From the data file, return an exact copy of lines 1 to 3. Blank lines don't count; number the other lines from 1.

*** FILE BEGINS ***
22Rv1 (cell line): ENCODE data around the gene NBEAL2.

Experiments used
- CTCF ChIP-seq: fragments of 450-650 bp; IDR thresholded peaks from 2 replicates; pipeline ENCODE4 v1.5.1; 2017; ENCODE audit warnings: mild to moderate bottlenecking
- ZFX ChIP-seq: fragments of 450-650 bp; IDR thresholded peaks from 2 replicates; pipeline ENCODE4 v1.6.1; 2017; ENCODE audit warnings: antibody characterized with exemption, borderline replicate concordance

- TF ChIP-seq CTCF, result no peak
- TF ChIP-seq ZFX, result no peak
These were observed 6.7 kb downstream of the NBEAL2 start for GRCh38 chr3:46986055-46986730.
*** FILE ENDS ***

22Rv1 (cell line): ENCODE data around the gene NBEAL2.

Experiments used
- CTCF ChIP-seq: fragments of 450-650 bp; IDR thresholded peaks from 2 replicates; pipeline ENCODE4 v1.5.1; 2017; ENCODE audit warnings: mild to moderate bottlenecking